Google (Nasdaq: GOOG) yesterday unveiled its rumored cellphone payments initiative that employs Near Field Communication (NFC) technology, mobile wallet software, and mobile coupons, and involves a variety of financial and retail partners.
Frankly, it's more interesting and potentially useful than I anticipated, but the initiative faces a plethora of challenges and competitors.
NFC is a slow-speed (less than 0.5 Mbit/s), short-range (4 inches or less), wireless technology for one-way and two-way communications. To initiate communications, an NFC-enabled device, such as a cellphone, is tapped on an NFC point-of-sale (POS) terminal or anything containing an NFC chip.
Google's new venture revolves around the “Google Wallet” application for storing credit/debit card information and paying for purchases, and “Google Offers” for mobile coupons.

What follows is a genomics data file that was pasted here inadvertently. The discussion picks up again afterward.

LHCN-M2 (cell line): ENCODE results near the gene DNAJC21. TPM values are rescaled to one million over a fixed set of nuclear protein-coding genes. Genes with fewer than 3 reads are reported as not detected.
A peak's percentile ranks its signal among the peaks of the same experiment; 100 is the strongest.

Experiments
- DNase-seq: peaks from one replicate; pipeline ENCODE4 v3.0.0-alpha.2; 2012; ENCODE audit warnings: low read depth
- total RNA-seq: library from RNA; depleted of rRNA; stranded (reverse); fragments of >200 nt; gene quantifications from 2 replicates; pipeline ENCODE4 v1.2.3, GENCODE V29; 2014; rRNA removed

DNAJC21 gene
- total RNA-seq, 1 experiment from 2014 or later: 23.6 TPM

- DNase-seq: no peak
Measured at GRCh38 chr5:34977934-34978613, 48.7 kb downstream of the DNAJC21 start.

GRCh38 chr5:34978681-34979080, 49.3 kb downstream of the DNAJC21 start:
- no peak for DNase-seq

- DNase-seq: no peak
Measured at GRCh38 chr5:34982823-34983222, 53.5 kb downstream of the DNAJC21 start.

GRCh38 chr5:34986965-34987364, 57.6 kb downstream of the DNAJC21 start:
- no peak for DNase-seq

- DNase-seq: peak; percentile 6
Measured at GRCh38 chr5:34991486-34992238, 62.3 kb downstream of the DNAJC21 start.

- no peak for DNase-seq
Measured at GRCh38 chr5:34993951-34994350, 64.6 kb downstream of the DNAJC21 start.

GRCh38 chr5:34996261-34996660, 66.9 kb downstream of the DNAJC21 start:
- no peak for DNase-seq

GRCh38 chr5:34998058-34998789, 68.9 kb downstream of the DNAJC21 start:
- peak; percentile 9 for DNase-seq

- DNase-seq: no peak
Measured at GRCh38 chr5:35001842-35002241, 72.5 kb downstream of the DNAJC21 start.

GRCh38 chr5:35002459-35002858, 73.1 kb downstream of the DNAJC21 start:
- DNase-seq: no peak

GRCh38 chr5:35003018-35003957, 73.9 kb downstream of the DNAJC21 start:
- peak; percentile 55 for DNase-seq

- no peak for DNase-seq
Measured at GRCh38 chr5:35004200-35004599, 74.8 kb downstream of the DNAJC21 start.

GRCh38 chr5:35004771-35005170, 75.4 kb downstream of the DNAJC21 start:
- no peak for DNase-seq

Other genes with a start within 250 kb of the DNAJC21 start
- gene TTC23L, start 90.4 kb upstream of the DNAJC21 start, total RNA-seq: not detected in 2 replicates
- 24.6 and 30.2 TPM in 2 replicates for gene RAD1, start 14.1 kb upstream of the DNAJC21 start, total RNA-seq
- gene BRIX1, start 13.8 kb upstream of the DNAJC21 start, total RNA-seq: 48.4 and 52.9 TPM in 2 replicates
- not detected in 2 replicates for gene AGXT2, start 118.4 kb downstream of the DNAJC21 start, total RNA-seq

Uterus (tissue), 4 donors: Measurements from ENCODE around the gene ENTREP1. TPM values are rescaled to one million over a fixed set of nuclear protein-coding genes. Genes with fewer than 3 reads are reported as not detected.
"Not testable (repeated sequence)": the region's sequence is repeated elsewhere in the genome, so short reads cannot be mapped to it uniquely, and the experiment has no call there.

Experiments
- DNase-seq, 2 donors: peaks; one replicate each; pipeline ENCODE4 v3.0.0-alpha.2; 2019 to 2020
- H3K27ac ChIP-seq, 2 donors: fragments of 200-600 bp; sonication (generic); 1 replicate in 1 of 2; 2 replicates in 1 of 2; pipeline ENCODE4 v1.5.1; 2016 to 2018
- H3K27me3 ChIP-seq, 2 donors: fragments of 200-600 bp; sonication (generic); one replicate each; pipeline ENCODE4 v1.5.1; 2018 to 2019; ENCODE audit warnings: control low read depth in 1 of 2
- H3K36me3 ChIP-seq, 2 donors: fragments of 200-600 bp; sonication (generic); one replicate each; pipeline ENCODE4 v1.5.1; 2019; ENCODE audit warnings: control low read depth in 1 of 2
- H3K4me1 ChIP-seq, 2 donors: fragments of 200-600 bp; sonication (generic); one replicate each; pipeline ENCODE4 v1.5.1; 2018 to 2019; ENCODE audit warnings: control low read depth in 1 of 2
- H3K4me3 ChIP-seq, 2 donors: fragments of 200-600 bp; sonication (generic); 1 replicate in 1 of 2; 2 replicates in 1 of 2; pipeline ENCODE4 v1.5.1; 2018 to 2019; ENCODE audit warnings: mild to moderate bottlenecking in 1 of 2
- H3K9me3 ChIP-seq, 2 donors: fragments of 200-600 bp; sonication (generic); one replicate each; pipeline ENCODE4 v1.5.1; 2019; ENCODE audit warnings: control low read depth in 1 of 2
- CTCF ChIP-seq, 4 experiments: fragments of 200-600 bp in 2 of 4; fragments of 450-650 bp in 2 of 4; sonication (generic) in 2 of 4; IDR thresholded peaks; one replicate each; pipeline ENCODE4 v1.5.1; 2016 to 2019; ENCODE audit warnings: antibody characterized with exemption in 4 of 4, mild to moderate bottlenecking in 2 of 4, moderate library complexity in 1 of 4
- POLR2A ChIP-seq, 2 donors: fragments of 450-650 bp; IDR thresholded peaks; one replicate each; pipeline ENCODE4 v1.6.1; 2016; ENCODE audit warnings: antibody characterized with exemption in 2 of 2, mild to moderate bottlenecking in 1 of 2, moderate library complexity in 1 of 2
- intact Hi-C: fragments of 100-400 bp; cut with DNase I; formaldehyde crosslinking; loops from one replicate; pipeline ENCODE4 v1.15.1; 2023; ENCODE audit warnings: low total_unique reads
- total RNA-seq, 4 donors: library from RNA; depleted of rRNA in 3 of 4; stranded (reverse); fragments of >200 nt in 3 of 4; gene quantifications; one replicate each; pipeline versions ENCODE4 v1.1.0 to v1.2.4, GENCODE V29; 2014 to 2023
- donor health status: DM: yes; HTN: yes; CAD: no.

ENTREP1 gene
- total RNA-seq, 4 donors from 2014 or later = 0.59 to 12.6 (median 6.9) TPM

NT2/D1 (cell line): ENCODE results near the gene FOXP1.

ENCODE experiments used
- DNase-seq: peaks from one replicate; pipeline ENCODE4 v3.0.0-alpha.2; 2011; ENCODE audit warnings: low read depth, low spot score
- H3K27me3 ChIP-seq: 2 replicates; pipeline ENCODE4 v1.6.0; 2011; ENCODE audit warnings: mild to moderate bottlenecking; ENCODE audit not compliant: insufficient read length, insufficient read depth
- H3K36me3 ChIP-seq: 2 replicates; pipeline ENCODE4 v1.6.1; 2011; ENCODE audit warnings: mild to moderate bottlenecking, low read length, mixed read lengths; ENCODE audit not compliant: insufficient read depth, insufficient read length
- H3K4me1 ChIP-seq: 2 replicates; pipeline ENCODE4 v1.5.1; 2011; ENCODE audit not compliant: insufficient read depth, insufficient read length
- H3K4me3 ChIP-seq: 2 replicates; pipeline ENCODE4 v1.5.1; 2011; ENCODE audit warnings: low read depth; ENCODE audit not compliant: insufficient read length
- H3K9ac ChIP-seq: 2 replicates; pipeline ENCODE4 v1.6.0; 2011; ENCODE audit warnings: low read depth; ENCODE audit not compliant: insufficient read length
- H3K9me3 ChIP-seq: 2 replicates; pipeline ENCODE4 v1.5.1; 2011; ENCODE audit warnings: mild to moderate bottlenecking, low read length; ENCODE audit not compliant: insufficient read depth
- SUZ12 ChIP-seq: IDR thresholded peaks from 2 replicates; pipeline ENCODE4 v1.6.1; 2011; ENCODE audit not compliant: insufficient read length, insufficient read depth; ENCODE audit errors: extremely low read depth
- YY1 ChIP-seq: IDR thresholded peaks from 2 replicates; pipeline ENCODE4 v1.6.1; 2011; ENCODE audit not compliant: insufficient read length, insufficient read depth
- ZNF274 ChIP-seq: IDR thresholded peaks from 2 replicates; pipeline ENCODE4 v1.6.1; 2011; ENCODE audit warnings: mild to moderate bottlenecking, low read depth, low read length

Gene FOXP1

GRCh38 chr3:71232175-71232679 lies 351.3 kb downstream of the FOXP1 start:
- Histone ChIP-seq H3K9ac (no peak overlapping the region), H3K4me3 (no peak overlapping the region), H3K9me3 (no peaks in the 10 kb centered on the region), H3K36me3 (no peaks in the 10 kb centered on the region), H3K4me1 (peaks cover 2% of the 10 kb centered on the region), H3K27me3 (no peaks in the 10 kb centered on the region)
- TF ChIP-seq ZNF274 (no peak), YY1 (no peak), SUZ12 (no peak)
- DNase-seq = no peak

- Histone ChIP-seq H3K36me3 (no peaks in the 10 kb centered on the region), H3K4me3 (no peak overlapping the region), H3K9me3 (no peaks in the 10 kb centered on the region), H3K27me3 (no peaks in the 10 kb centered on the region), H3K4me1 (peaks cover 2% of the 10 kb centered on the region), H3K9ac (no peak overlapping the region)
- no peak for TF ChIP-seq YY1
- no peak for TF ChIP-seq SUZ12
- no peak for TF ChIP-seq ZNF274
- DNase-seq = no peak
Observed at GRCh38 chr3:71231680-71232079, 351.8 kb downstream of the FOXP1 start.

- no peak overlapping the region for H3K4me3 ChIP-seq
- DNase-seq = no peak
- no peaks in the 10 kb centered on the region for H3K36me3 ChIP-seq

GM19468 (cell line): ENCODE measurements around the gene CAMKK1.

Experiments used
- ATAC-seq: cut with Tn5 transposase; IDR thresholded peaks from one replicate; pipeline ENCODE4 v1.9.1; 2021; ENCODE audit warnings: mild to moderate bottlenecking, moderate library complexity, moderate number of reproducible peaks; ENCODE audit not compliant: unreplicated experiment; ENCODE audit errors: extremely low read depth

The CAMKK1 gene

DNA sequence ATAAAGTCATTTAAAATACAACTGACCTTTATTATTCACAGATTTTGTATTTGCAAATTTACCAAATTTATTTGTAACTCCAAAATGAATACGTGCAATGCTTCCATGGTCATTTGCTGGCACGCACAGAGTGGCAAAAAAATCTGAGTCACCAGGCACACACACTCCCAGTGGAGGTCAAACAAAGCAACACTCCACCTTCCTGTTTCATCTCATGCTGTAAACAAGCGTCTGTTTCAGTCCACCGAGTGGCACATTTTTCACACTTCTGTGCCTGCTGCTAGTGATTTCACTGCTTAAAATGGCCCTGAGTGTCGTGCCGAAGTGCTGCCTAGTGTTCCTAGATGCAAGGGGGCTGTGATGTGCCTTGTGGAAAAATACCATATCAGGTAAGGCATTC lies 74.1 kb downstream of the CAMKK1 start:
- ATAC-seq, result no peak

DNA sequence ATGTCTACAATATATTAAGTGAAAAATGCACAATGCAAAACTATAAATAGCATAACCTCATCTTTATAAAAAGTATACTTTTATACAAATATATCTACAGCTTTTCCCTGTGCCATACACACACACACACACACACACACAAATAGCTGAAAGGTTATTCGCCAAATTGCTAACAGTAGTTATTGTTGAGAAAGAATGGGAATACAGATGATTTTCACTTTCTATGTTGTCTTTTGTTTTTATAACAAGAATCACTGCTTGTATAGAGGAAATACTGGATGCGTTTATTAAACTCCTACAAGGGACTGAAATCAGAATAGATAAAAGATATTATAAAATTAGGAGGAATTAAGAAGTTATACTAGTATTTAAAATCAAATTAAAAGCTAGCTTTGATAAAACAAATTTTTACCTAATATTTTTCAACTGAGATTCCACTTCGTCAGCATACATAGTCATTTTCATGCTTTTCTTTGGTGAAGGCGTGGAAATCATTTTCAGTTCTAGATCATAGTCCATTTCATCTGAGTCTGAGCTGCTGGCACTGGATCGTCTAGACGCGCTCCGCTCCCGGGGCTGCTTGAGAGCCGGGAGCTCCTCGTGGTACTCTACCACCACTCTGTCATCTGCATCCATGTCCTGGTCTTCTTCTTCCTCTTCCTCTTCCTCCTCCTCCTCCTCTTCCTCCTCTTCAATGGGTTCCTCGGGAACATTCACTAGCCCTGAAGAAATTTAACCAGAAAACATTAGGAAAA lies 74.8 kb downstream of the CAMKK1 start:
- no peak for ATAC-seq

At the outset, one cellphone incorporating NFC will be available for payments, Samsung's Nexus S 4G. It's sold by Sprint Nextel Corp. (NYSE: S), a partner in the venture. Other manufacturers, such as Research In Motion Ltd. (RIM) (Nasdaq: RIMM; Toronto: RIM), have said they will offer NFC-enabled handsets in the future.
Initially, there are two ways to pay for purchases: Citigroup's Citi MasterCard with PayPass and a Google prepaid virtual card. Users need to enter a MasterCard and/or Google card number into Wallet, which is used for paying for purchases.
PayPass is a contactless method of payment that's accepted by 300,000 merchants worldwide, and PayPass POS terminals can accept NFC phones with Wallet. Google wants many other credit card companies to join its "open" venture, as it emphasizes.
Google's new prepaid card may be loaded with funds from a user's bank account or other credit/debit cards. Users don't receive a plastic card in the mail; all account activities are managed online. To encourage participation, Google will give everyone $10 in credit when signing up.
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